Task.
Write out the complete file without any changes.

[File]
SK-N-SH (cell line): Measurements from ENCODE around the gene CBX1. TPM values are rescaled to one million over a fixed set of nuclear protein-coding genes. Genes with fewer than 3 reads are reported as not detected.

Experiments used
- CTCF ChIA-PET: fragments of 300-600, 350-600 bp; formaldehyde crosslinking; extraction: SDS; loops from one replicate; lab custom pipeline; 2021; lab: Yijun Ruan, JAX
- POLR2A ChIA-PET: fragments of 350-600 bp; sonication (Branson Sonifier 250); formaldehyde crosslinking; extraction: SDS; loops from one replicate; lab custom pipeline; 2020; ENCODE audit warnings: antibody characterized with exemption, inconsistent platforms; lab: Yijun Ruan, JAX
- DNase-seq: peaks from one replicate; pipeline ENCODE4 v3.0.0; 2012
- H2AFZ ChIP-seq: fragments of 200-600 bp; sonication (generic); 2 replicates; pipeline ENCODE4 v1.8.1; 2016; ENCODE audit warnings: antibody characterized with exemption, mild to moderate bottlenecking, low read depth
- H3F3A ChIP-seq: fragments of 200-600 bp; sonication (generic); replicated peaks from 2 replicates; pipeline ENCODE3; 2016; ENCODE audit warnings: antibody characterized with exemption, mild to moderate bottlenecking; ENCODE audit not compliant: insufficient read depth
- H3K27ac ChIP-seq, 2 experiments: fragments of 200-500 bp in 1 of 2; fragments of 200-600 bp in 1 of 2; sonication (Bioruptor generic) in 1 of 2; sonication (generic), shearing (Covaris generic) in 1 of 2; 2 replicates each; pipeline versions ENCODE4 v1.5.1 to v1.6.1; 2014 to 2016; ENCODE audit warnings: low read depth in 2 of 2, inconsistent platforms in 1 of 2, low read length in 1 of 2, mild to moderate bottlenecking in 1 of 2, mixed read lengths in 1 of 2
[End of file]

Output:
SK-N-SH (cell line): Measurements from ENCODE around the gene CBX1. TPM values are rescaled to one million over a fixed set of nuclear protein-coding genes. Genes with fewer than 3 reads are reported as not detected.

Experiments used
- CTCF ChIA-PET: fragments of 300-600, 350-600 bp; formaldehyde crosslinking; extraction: SDS; loops from one replicate; lab custom pipeline; 2021; lab: Yijun Ruan, JAX
- POLR2A ChIA-PET: fragments of 350-600 bp; sonication (Branson Sonifier 250); formaldehyde crosslinking; extraction: SDS; loops from one replicate; lab custom pipeline; 2020; ENCODE audit warnings: antibody characterized with exemption, inconsistent platforms; lab: Yijun Ruan, JAX
- DNase-seq: peaks from one replicate; pipeline ENCODE4 v3.0.0; 2012
- H2AFZ ChIP-seq: fragments of 200-600 bp; sonication (generic); 2 replicates; pipeline ENCODE4 v1.8.1; 2016; ENCODE audit warnings: antibody characterized with exemption, mild to moderate bottlenecking, low read depth
- H3F3A ChIP-seq: fragments of 200-600 bp; sonication (generic); replicated peaks from 2 replicates; pipeline ENCODE3; 2016; ENCODE audit warnings: antibody characterized with exemption, mild to moderate bottlenecking; ENCODE audit not compliant: insufficient read depth
- H3K27ac ChIP-seq, 2 experiments: fragments of 200-500 bp in 1 of 2; fragments of 200-600 bp in 1 of 2; sonication (Bioruptor generic) in 1 of 2; sonication (generic), shearing (Covaris generic) in 1 of 2; 2 replicates each; pipeline versions ENCODE4 v1.5.1 to v1.6.1; 2014 to 2016; ENCODE audit warnings: low read depth in 2 of 2, inconsistent platforms in 1 of 2, low read length in 1 of 2, mild to moderate bottlenecking in 1 of 2, mixed read lengths in 1 of 2